Three years ago, when I last heard Gil Shaham play Bach’s E Major Partita, it was a glorious victory, the final push in a marathon performance of the entire cycle of six solo works for violin.
On Monday, this partita was the lone Bach work in a mixed recital program, with pianist Akira Eguchi at Cal’s Zellerbach Hall. Even without the buildup, though, it felt like a magnificent win.
Bach’s dance movements can and are played in as many ways as there are violinists. I was taught to play the Loure as if going to my own funeral, reluctantly dragging each bow into the next. Actually, the Loure was originally a kind of moderate gigue, accompanied by instruments like the bagpipe (which, in fact, is the meaning of the French word). Considering this history, Shaham’s playing, lively and even a little rowdy, feels like the most natural way. The pickup notes arc in such a way that the music swings forward, the florid ornaments like additional bursts of speed. The sound is silky and pure, yet also vibrates continuously and never becomes too reverential.
In this way, Shaham’s playing melds baroque period elements with the 20th-century ideals many of us grew up with. Yet the overall effect isn’t moderate: it’s vital.
Every time I watch Shaham, I’m struck especially by his fluidity, a quality that has astonishingly good effects on practically everything he plays. The César Franck Violin Sonata, too, can sound convincing in a number of ways, but Monday’s performance, to me, demonstrated the ideal. With fluency, he and Eguchi moved the second movement’s Allegro molto right along, saving most of the drama for the fantasia recitative, which newly emerged as the work’s dramatic core.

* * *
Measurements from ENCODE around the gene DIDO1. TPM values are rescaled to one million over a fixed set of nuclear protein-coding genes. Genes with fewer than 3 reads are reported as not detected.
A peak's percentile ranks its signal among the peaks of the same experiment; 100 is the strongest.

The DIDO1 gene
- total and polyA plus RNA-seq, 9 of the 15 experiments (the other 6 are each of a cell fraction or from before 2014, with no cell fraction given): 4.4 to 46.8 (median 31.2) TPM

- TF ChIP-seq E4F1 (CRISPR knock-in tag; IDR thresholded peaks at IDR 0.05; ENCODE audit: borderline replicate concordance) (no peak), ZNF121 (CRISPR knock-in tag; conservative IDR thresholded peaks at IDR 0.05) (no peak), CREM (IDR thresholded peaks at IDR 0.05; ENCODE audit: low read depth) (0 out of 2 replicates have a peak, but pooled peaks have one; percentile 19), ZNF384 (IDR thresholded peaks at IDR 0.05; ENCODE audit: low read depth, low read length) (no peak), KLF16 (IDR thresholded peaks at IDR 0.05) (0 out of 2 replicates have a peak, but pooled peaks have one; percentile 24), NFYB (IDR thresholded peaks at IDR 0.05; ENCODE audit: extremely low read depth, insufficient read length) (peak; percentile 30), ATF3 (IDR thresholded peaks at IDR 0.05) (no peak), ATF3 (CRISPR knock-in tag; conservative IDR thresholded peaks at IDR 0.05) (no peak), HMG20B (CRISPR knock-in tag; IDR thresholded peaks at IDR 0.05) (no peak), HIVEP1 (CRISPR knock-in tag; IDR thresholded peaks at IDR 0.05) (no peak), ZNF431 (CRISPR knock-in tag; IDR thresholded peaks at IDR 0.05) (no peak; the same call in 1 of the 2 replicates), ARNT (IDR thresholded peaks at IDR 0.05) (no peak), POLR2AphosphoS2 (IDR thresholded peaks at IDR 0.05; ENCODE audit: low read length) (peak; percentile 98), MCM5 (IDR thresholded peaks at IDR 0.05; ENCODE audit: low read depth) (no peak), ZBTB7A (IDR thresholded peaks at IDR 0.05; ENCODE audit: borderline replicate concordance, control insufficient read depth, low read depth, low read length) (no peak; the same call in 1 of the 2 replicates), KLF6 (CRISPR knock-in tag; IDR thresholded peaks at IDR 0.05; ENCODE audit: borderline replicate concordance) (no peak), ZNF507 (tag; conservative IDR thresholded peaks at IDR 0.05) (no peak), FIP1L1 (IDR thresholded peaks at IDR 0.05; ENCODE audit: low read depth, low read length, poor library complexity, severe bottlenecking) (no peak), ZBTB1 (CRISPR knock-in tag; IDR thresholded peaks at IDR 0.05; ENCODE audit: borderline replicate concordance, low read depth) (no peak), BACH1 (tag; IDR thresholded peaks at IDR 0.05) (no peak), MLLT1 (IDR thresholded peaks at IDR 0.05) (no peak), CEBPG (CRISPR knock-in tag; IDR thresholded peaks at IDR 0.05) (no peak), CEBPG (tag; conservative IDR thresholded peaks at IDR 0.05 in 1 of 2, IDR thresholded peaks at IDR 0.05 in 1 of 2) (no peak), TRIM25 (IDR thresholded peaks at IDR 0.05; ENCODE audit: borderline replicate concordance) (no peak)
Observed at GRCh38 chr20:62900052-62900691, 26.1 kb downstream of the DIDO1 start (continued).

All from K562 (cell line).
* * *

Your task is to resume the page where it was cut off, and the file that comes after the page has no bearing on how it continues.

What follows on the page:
The same gracefulness characterized Fritz Kreisler’s Praeludium and Allegro, a work I was thrilled to see on the program. It’s one of Kreisler’s most substantial vignettes, yet I’ve never heard it played in recital. (Today’s young technicians more often play harder works by composers like Eugène Ysaÿe and Henryk Wieniawski.) On Monday, the bell-like tones of the introduction, in particular, had an easy dignity.
Along with these old favorites, Monday’s concert included two works more recent, if not exactly new.
Scott Wheeler’s fleeting Sonata No. 2, The Singing Turk, flits about familiar idioms — and then takes some surprising turns. One passage in the finale’s perpetual motion sounds impressionistic, another straight out of John Adams’s Road Movies. Gentle rhythmic currents blend post-minimalism with American pastoralism (Barber, Copland) in the conversational first movement. In fact, Wheeler uses as points of departure different Turkish characters as they’re depicted in European operas. I occasionally hear fragments of the late classical style, but the music moves too quickly for me to catch very much.
The language borrows frequently, and the effect is often topsy-turvy, yet the music always draws me in — and therein lies the power of the Shaham-Eguchi duo, whose collective tone is a like a binding ingredient that pulls the whole thing into cohesion.
Familiar gestures, this time of Jewish music, contribute in a big way to Avner Dorman’s Sonata No. 3, Nigunim. Here, the novel is more effective. In a scherzo that sometimes sounds derivative, fresh intervallic patterns (sequences of diminished and augmented octaves) build to comic extremes. It’s remarkable, too, when these same harmonies assume a yearning quality in the following movement, an abstract meditation of great intensity. Dorman mixes in non-Jewish idioms throughout, and the frenzied, crawling clusters in the finale draw from Macedonian dances, ones I’d very much like to get to know.